13. After the primer is dry, apply the touch up paint

If you follow these steps, you can repair a hole in the wall in just a couple of hours.  If you have trouble with the wet sanding step, you can allow the patch to completely dry and use drywall screens to sand it down. This creates dust, so we prefer to wet sand.

I hope these directions will help you achieve great results!  Let us know how your project turns out.

Best regards,

Nancy

Caulk failure? Your siding may be the problem

Caulk failure? Your siding may be the problem

Exterior Painting Home Contractors Uncategorized Women In Construction

 

Repainting your home is an investment. Under normal circumstances, if you hire professional painters who properly prepare and apply two coats of quality paint, and if you maintain your property between paint applications, you can expect your new paint job to last 10 to 15 years.

Unfortunately, sometimes other factors affect the longevity of a quality paint job. One of the most common, if unexpected, factors that can affect the appearance and longevity of paint is siding caulk failure.

Caulk is the waterproof filler and sealant used in building work and in repairs. It is often used by painters to fill cracks or repair holes in order to create a smooth and uniform surface on which paint can be applied. When caulk separates or fails to adhere to a surface it can result in unsightly cracks, breaks or openings into which moisture can seep and cause a secondary, and serious, problem.

This failure can happen for a variety of reasons. The most common cause is directly related to the substrate (siding material) to which the caulk (and paint) is applied. Due to exposure, weather and outdoor elements, siding wears over time. Some types tend to wear well while others tend to experience caulk failure at an alarming rate.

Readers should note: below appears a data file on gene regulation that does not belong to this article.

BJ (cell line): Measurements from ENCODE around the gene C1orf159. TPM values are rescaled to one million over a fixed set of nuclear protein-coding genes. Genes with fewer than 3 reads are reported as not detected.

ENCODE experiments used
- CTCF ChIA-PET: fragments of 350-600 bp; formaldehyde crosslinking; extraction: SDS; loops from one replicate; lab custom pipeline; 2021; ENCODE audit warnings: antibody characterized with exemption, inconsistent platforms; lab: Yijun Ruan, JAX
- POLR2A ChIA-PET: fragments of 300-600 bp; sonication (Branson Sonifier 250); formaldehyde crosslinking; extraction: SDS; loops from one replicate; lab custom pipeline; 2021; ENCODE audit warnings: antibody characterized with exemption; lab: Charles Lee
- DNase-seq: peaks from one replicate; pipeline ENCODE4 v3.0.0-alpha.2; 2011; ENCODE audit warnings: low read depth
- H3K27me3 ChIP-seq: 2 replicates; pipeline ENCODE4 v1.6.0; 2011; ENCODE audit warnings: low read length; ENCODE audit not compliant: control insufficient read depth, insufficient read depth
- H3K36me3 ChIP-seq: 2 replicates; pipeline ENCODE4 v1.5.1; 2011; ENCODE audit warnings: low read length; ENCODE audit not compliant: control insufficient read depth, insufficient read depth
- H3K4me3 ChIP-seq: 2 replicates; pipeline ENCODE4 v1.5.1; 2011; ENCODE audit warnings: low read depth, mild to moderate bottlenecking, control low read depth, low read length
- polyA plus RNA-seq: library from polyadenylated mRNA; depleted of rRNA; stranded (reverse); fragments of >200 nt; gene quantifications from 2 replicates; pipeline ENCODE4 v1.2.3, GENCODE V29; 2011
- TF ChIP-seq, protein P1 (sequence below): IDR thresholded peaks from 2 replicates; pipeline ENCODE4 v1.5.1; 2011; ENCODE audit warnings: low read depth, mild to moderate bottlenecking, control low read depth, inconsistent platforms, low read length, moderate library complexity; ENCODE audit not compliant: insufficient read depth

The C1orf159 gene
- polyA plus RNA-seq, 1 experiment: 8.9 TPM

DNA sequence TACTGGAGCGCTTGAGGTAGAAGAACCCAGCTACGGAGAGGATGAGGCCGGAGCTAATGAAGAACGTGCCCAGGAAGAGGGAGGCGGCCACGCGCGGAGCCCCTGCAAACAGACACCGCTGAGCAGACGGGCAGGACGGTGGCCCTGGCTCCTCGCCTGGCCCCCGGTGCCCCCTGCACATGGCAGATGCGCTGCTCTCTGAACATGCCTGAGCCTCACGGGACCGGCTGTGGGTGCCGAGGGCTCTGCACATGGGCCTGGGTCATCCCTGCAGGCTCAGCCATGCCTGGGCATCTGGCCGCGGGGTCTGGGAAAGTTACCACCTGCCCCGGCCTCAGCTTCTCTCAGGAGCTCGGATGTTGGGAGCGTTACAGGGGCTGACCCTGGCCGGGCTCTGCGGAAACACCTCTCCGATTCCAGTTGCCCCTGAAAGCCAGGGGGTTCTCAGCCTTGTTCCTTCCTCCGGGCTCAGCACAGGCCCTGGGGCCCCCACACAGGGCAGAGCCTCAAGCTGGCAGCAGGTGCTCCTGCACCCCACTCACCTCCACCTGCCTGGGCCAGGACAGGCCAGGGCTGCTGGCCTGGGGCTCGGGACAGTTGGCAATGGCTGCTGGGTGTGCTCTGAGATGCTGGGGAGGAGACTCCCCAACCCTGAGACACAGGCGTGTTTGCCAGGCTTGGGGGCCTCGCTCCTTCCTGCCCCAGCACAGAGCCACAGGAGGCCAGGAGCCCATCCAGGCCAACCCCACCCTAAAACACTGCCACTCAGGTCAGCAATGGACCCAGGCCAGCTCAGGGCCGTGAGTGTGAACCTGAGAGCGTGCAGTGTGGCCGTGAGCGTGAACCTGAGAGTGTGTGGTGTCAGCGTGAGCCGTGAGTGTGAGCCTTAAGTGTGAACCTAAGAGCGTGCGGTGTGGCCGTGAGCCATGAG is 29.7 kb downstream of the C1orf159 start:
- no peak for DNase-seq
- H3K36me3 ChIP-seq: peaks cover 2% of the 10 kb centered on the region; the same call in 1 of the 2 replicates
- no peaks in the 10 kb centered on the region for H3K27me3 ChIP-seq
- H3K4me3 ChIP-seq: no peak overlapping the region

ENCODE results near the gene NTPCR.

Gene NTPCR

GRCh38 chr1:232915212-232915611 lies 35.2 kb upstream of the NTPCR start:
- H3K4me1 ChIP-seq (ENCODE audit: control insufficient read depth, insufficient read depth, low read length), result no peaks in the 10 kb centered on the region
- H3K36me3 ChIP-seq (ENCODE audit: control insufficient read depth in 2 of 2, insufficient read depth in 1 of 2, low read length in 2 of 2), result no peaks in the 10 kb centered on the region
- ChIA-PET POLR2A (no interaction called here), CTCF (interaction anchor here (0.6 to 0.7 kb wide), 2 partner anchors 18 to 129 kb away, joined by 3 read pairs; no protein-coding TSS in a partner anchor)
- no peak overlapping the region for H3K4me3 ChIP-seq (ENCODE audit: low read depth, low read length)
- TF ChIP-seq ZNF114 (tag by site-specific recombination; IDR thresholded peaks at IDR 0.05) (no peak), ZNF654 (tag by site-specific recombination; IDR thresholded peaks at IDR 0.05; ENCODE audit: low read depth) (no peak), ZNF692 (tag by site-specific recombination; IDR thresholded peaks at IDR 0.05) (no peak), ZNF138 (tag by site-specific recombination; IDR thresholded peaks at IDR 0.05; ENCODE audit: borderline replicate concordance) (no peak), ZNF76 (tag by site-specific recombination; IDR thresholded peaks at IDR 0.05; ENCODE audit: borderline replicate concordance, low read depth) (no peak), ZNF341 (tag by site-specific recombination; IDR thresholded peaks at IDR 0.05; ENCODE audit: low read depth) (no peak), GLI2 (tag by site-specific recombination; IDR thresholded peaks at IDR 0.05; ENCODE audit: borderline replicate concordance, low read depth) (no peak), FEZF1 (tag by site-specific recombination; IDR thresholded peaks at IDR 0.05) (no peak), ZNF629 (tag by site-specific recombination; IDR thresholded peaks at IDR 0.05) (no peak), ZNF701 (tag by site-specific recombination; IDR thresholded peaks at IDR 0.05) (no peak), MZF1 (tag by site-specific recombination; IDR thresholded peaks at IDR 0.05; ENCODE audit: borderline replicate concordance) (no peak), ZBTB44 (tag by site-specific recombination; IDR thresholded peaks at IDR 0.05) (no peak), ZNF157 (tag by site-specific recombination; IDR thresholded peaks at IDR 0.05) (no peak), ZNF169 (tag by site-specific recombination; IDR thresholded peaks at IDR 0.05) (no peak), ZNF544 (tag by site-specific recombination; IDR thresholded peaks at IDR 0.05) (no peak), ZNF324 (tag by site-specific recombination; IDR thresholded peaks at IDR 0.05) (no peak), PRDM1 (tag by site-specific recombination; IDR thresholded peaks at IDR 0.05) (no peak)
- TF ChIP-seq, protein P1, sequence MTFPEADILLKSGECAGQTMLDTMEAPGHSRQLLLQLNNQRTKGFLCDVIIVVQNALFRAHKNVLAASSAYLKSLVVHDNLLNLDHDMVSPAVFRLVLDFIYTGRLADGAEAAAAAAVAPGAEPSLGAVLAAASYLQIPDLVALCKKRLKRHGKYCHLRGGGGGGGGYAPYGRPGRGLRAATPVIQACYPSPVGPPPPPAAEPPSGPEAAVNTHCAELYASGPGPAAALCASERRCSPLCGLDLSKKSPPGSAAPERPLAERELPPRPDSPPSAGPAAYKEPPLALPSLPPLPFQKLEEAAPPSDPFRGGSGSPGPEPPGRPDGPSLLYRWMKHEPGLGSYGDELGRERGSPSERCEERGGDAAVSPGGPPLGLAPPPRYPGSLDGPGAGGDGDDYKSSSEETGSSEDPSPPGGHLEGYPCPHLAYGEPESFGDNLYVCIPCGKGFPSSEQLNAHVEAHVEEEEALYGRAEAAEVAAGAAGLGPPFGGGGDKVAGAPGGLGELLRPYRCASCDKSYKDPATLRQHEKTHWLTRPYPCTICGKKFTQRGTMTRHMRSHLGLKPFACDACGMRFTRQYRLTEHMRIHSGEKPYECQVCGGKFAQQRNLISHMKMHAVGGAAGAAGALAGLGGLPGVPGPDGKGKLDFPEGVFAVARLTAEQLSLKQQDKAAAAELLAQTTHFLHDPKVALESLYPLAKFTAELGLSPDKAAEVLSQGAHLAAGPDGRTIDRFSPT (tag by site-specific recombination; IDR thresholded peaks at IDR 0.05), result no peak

We have seen the majority of caulk failure occur with the most popular brand of siding used by today’s builders and remodelers: HardiePlank®.

HardiePlank® siding is very popular because it is an extremely durable alternative to vinyl or wood siding. When it’s new, it actually holds paint longer than any other siding and does not require back brushing or rolling, under normal circumstances, which makes it easy to work with.

The problem is mostly with HardiePlank® siding which was manufactured before 2008. This siding has had serious issues with cracking and breaking due to expansion and contraction of the product as temperatures vary.  The obvious fix for this problem was to caulk at the butt joints in order to close the gaps; however, the same expansion and contraction that caused the initial cracking causes the filler caulking to fail. As a result, the seal is broken, allowing water penetration to occur, even on a freshly painted house.

The manufacturer of HardiePlank® addressed this serious issue in 2008 by requiring builders to install flashing behind the butt joints and recommending that painters did not, from that point forward, caulk in the butt joints.  Thankfully, as a result of this change in policy, newer homes with this siding should not have a caulk failure problem. Unfortunately, because the “fix” for this problem is not widely known by all builders and painters, we still run across this type of caulk failure fairly frequently, even in homes built after 2008.

If you are a homeowner or manager for a property with HardiePlank® siding, it is important to understand that paint will not wear as well nor look as good when applied over siding that is failing due to cracking or breakage or caulk failure.  We cannot guarantee results when working with this type of siding, because the problem is with the product, not with the paint.

There are some things you can do to minimize the issue, however.  If your home was built before 2008 and you have HardiePlank® siding, you should regularly maintain it by:

  1. Replacing caulking as soon as you notice it failing.
  2. Touching up the paint after any caulking repairs – this will help maintain both the appearance and the seal.